Welcome to ISC HiFi. Explore new records daily from our growing collection of classics and rarities from around the world. Discover the stories behind the records. Experience the ISC listening space from home through our (( ROOM RECORDING )) audio player below.
In conversation with Nishant Mittal, founder of archival Indian music page Digging in India.
Better known by his Instagram handle “Digging in India,” Nishant Mittal’s unique perspective and inspired discoveries has made a fan out of many. The way Mittal approaches music is detective-like, and as he makes his many uncanny discoveries he increases the scope of — and challenges the normative understanding of — what Indian music looks and sounds like. In the past year as the world turned to their digitized lives to feel connected, Mittal was able to shine a light on unsung and nearly forgotten artists, and as his platform quickly grows, it’s clear he’s only getting started.
He phoned in from his home in Delhi in between archiving, selling records and baking (alongside his partner at their new bakery) to share where he’s been and where he’s going.
What was your first memory with vinyl or analog formats?
My parents were not music enthusiasts, so I wasn’t passed down a collection or a stash of records from my parents. I think the first time I remember seeing records was just in pop culture — Western TV shows and movies. I remember watching the movie High Fidelity, and it was all about records. I absolutely love that movie!
Soon after that I bought my first record, which cost me around 100 rupees (~1.35$). The kind you may find in the dollar bins.
My next record purchase wasn’t until a couple of years later, so it wasn’t like I fell in love instantly with collecting. I think I was just attracted to the artwork of the album at that point. The same artwork is visible on our screens, of course, but there’s something magical about the physicality of holding a treasured piece of music in your hand.
I’m curious how that relates to your own personal journey now. With that initial anchor in western media, did you feel like you have to go out of your culture to find your culture? How did those two worlds come together for you?
My love for music started with Nirvana. I was obsessed with them when I was 15 years old till my teenage years ended. I was mainly into musicians like Zeppelin, Radiohead and Leonard Cohen in my teens but ventured into indie rock, post-rock and shoegaze later on. After that I found my interest in world music with artists like Haruomi Hosono, Fela Kuti and Googoosh.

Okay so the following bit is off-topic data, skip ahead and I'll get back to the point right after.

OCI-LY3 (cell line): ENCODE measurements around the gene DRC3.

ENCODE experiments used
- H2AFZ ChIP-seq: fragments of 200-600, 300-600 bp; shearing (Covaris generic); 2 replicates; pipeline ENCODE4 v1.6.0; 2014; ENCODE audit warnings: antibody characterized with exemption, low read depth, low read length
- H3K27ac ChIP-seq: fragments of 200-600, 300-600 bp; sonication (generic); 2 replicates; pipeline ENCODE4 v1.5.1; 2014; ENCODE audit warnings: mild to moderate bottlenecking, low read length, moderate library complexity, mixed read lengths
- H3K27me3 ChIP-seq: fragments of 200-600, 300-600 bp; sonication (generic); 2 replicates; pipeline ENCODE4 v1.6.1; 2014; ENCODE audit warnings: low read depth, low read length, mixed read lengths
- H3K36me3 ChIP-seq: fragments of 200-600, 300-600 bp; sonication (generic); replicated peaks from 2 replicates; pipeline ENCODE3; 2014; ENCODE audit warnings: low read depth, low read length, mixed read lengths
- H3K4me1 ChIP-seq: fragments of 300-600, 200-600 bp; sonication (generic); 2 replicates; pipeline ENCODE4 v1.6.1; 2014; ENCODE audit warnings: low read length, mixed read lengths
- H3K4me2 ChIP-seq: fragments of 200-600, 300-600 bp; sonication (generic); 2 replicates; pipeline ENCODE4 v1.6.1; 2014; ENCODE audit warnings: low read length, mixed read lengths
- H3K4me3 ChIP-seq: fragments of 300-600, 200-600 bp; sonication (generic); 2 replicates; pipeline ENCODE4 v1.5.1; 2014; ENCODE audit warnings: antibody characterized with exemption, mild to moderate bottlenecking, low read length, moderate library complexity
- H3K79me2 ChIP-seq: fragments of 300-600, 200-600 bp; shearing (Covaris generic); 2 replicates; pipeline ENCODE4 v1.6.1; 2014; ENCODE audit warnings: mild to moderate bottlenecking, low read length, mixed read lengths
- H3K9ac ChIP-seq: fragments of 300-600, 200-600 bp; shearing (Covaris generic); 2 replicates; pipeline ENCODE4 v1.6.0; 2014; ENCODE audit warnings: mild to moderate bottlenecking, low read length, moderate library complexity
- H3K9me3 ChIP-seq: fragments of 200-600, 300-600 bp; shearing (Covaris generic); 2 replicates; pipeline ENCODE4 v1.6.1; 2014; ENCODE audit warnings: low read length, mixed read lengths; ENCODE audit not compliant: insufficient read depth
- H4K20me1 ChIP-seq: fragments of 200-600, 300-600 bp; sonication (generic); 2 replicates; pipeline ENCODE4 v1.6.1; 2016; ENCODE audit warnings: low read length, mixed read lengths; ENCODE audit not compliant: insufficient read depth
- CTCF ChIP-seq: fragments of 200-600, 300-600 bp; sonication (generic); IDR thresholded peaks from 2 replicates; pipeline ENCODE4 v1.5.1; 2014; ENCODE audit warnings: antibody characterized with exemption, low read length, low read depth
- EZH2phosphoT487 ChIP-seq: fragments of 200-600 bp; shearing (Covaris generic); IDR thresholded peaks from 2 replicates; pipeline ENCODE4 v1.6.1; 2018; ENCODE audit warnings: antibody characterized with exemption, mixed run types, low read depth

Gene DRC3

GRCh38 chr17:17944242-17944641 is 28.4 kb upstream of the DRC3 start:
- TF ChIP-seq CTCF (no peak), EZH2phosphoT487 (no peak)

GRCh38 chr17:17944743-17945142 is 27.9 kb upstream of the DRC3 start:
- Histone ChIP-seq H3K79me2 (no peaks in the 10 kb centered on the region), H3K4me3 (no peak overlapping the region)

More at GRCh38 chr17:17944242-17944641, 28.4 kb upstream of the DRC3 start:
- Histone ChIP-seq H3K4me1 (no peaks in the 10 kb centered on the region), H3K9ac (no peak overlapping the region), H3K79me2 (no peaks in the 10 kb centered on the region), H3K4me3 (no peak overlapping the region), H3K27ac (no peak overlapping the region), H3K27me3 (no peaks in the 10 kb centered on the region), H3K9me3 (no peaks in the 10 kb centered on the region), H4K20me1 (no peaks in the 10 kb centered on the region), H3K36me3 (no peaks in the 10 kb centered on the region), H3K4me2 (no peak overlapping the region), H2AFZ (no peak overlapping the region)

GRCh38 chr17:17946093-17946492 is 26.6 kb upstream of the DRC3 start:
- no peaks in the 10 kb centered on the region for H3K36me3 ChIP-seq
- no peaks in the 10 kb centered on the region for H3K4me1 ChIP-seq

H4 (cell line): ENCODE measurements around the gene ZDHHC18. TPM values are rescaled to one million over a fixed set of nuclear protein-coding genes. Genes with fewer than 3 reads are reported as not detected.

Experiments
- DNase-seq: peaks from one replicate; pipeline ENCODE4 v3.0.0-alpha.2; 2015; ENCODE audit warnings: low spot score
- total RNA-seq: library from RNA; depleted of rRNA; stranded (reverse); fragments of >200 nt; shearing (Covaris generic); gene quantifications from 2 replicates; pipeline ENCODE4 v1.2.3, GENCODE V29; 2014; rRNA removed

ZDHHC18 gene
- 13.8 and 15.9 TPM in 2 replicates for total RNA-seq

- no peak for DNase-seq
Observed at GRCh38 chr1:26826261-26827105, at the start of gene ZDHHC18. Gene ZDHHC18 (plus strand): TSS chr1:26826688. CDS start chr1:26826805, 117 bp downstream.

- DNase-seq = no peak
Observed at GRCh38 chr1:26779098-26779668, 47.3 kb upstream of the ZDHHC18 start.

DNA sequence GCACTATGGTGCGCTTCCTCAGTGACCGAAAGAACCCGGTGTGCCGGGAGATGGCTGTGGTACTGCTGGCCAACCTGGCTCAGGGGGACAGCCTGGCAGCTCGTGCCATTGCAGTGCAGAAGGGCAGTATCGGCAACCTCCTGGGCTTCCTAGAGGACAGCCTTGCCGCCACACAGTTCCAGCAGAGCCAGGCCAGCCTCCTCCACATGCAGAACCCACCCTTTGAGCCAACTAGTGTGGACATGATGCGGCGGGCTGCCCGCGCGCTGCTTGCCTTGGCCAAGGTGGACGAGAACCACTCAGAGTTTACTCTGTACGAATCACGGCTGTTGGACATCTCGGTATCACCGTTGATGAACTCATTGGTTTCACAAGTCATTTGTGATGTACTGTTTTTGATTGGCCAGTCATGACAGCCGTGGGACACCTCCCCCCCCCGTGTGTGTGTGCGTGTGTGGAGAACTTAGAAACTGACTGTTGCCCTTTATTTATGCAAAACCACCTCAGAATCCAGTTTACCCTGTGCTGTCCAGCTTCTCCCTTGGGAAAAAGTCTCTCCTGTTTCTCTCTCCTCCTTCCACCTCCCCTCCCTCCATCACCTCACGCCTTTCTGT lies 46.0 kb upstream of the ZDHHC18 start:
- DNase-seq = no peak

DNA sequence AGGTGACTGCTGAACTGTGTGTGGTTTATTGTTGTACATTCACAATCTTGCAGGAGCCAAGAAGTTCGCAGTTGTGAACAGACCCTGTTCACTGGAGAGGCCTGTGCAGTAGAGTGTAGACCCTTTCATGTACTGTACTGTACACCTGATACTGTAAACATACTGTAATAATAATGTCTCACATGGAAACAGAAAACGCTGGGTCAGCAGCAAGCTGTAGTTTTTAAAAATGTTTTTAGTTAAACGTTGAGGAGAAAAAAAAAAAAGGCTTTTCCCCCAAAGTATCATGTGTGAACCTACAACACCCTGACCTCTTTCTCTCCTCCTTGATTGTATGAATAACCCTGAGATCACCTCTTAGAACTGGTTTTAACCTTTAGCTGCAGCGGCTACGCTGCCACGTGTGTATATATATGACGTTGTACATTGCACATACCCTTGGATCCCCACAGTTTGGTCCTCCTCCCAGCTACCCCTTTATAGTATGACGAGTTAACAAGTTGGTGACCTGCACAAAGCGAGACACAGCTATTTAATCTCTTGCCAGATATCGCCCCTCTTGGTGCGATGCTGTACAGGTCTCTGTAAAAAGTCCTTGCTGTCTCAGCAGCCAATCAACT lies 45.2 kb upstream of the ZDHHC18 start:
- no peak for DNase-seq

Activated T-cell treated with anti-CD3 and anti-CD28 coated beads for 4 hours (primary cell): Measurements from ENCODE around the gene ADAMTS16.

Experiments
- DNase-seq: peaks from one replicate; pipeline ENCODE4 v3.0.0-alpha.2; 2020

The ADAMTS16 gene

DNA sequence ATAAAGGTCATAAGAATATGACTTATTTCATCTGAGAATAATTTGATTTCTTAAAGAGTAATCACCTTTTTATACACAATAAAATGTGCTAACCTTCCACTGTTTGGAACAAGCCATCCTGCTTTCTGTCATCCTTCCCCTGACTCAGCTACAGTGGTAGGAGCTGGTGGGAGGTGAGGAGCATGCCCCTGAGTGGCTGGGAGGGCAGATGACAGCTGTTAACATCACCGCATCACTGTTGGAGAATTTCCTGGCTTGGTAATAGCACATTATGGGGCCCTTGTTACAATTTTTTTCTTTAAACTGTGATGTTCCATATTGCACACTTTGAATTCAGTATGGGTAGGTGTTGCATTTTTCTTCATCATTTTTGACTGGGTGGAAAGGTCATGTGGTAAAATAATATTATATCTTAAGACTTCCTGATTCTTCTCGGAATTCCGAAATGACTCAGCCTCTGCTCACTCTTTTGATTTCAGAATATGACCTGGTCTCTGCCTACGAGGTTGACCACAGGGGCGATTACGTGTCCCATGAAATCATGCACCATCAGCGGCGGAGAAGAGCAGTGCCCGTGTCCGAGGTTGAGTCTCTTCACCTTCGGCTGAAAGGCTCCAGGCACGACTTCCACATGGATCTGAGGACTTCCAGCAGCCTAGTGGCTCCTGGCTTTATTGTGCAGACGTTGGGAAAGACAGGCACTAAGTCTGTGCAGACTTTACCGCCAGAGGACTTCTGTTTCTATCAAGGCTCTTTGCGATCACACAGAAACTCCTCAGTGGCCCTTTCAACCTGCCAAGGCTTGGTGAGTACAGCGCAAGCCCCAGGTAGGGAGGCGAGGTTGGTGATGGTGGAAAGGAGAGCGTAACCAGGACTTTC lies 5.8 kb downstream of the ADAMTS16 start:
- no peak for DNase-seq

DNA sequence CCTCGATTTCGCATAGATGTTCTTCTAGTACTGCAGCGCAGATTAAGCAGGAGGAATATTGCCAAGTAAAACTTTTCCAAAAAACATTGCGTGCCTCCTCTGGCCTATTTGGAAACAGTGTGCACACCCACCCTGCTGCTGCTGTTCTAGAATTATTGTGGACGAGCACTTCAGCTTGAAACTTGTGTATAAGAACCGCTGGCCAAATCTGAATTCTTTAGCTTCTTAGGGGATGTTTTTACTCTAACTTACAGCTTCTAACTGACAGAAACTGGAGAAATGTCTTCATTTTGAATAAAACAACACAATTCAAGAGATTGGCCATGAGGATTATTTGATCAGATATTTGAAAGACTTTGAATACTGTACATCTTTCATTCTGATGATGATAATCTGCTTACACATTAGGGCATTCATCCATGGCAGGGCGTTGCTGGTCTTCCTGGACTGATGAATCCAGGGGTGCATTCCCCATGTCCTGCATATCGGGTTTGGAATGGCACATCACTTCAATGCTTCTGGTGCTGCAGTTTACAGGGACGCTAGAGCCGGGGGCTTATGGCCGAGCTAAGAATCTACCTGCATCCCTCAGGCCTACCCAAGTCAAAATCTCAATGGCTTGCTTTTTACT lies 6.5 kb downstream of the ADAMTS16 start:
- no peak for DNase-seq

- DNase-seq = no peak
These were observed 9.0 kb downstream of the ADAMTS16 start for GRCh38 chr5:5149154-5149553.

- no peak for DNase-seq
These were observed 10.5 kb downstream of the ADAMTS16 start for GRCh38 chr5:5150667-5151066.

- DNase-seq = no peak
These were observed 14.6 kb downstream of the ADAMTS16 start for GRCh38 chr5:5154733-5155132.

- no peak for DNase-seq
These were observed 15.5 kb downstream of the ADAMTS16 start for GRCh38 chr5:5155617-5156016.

Another part of the story starts with a friend of mine, Jeff Valla from Ithica, New York, who was living and working in India at that time. He had an unparalleled passion for music and records because he grew up around record stores and also worked at Angry Mom Records in NYC. He introduced me to the Usha Iyer track “The Trip,” which is a fantastic Indian psychedelic blues-rock song from 1969 and in a way kick-started my love affair with vairious genres like Indian funk, garage, disco and synth-pop.
RIP to Jeff, the realest one.
When you were finding all these new musical traditions in India, like the Indian funk you mentioned, did it change your relationship to your culture at all?
I certainly started deeply appreciating the music of my culture. I started noticing the nuances and intricacies of their composition which had never struck me as extraordinary before.
Growing up in Delhi, all I ever heard on television or on the radio was mainstream Bollywood music. So I was only accustomed to the Bollywood songs that the media fed us — the good and the bad — but there was no exposure to the lesser known music like Hindustani classical or avant garde fusion jazz. Those are the kind of sounds that you find only when you dig deep with keen interest. Some of the Bollywood evergreen songs that I’d heard before I started collecting records were sounding so different to me from a new point of view. I found myself exclaiming “Oh, wow, that’s a crazy jazz song with a wild saxophone solo going on” or “the drum breaks on this one is insane.”
Do you think that you're giving these artists a platform so they can properly be appreciated, or is what you’re sharing more casual and centered on what sounds interesting?